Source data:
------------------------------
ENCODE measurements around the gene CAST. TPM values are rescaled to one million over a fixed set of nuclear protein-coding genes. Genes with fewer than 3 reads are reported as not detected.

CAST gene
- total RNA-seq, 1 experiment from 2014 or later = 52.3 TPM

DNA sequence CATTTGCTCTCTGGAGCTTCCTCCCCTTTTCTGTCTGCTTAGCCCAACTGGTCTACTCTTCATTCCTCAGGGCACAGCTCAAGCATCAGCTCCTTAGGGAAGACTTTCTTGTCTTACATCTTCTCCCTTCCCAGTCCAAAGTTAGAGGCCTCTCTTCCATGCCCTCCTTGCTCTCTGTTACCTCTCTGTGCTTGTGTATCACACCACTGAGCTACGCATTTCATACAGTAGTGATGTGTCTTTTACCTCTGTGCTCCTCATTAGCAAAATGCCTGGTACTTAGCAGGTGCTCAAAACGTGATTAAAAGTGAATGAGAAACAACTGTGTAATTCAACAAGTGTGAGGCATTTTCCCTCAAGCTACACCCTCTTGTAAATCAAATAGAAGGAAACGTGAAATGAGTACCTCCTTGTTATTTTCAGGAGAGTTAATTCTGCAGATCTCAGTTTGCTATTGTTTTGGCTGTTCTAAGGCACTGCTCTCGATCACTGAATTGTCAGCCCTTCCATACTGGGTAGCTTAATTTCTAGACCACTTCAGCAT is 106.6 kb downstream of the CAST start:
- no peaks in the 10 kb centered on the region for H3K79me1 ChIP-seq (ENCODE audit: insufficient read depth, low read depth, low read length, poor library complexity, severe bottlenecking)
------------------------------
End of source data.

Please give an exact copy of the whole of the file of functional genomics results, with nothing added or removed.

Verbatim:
ENCODE measurements around the gene CAST. TPM values are rescaled to one million over a fixed set of nuclear protein-coding genes. Genes with fewer than 3 reads are reported as not detected.

CAST gene
- total RNA-seq, 1 experiment from 2014 or later = 52.3 TPM

DNA sequence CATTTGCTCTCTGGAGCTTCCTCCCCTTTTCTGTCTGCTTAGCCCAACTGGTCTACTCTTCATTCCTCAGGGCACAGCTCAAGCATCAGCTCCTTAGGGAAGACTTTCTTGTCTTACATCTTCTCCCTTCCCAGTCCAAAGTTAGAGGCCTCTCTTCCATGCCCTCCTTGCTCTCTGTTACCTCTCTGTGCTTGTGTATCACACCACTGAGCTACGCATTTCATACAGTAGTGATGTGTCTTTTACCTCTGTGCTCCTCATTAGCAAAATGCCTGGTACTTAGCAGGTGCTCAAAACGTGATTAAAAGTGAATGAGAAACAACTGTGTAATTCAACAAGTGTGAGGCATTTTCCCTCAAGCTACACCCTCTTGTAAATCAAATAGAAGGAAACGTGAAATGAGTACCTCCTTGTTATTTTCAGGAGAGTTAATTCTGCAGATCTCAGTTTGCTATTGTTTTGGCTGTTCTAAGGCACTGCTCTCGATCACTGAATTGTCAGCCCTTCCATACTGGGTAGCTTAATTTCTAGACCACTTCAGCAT is 106.6 kb downstream of the CAST start:
- no peaks in the 10 kb centered on the region for H3K79me1 ChIP-seq (ENCODE audit: insufficient read depth, low read depth, low read length, poor library complexity, severe bottlenecking)